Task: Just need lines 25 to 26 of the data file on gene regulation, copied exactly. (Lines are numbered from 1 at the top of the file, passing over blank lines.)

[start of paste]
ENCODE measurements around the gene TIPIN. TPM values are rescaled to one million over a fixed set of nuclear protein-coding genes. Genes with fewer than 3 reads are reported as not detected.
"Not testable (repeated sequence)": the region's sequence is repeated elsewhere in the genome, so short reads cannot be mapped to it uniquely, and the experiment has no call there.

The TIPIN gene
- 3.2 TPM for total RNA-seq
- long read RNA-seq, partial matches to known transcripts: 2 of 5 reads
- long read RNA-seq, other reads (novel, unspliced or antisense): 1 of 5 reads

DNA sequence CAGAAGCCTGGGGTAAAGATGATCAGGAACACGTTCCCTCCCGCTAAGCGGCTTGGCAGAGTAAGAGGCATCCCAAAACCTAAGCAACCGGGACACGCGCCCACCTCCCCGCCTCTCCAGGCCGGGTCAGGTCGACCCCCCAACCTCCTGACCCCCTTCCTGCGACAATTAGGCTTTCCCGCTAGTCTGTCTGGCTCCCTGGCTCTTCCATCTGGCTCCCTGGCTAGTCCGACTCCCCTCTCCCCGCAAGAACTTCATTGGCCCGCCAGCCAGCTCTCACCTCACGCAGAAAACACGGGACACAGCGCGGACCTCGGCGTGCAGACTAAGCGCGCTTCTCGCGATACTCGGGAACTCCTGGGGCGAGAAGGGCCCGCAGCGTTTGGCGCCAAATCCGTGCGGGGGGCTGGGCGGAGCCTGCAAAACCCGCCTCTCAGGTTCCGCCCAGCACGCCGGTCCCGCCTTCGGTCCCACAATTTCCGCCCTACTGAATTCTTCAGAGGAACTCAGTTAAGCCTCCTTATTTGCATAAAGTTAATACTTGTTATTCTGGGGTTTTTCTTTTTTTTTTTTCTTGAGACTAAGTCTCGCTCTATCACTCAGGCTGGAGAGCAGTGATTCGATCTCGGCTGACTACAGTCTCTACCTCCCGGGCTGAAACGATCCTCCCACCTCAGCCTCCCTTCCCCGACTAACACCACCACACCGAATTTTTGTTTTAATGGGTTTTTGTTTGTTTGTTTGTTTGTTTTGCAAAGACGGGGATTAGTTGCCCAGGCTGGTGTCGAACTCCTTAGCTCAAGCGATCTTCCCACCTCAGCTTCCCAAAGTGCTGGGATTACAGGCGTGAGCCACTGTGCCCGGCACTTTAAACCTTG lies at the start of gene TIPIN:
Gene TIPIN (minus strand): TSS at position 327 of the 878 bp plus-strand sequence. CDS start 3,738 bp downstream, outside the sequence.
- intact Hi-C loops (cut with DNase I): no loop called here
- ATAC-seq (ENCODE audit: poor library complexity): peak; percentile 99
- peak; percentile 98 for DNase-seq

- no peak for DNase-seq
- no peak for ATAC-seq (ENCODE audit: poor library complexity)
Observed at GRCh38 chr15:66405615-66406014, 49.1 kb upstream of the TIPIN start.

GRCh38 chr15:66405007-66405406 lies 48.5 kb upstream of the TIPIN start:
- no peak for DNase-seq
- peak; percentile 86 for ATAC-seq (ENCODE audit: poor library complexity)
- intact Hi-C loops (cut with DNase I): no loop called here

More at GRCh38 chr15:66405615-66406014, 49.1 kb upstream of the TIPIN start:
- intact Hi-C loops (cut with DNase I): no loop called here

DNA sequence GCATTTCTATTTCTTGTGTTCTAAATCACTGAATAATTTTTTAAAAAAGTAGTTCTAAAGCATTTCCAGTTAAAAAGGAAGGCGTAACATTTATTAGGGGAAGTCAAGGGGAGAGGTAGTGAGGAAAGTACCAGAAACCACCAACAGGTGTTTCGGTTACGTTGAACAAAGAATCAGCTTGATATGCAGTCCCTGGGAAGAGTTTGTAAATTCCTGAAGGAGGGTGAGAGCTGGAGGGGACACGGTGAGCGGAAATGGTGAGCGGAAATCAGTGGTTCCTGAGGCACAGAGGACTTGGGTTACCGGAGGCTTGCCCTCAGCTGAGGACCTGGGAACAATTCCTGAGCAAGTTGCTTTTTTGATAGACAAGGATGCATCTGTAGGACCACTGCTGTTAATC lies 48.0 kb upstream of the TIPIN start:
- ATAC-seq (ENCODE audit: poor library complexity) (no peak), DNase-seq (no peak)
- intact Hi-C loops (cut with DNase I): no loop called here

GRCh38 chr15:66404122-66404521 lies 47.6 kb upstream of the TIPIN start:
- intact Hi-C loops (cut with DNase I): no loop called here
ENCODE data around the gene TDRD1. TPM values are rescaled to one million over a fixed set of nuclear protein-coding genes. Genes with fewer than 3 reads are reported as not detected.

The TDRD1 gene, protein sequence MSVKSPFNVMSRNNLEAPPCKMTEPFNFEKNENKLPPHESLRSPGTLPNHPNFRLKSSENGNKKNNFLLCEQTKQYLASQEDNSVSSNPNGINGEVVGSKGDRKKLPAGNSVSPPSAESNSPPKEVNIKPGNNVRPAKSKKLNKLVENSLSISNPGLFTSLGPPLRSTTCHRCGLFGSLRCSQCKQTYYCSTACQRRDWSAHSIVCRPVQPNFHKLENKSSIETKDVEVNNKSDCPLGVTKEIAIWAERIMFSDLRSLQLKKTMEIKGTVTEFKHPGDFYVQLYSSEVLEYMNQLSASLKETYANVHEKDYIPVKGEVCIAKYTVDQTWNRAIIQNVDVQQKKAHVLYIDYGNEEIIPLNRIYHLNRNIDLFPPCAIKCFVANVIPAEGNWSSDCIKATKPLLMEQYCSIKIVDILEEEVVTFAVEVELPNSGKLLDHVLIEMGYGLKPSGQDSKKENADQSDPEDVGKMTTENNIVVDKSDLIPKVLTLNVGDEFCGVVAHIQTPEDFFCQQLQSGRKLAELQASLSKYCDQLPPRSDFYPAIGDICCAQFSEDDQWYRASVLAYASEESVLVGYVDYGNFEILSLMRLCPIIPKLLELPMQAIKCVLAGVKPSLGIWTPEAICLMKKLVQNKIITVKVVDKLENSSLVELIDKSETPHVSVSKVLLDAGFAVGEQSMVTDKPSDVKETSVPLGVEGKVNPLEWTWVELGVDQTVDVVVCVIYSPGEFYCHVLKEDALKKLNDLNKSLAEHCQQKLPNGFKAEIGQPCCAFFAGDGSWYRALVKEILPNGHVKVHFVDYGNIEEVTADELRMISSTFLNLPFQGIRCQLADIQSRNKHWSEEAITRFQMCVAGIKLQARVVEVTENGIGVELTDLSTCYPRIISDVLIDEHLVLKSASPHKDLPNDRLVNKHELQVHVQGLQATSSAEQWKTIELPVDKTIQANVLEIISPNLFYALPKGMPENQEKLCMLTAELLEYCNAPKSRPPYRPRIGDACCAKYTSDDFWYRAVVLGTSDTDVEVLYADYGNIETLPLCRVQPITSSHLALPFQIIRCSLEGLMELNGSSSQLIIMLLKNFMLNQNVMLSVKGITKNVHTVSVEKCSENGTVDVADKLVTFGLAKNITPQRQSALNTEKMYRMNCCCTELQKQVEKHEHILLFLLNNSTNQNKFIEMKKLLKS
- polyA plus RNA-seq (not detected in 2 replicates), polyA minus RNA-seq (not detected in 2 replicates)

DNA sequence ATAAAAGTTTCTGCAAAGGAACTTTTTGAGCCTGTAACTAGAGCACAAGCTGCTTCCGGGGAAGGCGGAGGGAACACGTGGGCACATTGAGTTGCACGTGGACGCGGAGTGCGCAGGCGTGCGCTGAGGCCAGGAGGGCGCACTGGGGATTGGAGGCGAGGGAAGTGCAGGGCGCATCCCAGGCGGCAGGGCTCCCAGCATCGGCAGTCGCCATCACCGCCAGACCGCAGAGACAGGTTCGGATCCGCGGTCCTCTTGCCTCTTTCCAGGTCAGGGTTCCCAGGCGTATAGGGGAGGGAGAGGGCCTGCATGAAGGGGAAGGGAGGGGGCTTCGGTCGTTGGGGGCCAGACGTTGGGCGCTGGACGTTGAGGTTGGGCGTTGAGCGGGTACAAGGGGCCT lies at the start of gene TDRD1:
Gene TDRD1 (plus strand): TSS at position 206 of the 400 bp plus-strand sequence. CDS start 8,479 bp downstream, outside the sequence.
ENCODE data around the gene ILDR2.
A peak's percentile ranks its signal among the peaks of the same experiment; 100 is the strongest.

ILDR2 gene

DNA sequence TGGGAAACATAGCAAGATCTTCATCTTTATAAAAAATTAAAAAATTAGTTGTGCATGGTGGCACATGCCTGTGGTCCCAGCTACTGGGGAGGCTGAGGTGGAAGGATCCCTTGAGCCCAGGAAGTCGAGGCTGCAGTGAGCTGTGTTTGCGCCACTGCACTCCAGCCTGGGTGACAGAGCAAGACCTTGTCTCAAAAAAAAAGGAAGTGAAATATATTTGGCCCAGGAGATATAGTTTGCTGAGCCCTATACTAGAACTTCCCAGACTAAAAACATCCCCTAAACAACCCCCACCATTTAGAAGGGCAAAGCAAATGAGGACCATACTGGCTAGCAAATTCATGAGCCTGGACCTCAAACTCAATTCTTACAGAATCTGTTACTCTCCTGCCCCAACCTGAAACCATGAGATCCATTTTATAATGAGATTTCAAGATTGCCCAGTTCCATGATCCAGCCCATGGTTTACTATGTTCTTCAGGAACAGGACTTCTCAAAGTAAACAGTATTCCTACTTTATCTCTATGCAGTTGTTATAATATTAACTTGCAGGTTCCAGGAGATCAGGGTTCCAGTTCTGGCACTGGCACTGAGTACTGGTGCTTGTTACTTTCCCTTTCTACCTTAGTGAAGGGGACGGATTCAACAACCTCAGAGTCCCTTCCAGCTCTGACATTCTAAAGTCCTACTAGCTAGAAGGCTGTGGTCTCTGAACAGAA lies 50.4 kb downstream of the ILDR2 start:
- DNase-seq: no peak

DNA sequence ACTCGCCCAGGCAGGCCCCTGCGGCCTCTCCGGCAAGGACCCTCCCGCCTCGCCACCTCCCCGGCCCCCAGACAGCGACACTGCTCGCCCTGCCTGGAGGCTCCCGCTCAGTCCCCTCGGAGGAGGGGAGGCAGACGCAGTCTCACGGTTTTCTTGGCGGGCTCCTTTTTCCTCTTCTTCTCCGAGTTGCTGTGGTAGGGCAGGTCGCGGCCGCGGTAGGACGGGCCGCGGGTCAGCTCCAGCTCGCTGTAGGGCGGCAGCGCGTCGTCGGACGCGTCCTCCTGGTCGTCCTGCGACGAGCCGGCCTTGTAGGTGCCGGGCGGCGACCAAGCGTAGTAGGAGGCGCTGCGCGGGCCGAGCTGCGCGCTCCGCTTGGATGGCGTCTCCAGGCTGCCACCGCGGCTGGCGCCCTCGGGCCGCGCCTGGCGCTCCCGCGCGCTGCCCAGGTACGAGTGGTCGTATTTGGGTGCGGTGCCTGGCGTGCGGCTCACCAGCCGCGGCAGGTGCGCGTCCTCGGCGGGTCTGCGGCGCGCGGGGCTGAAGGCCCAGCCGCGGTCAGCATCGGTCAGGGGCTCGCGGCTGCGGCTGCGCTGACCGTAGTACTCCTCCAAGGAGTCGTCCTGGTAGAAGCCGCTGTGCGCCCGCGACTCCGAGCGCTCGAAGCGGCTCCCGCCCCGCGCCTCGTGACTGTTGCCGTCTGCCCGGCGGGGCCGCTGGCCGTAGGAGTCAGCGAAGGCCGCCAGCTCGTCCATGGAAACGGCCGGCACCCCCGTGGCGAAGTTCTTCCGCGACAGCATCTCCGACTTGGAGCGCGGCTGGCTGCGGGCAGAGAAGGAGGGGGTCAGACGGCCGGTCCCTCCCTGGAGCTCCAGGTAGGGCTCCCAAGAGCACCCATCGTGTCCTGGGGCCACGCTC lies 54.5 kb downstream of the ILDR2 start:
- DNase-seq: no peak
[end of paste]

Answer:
- intact Hi-C loops (cut with DNase I): no loop called here
ENCODE data around the gene TDRD1. TPM values are rescaled to one million over a fixed set of nuclear protein-coding genes. Genes with fewer than 3 reads are reported as not detected.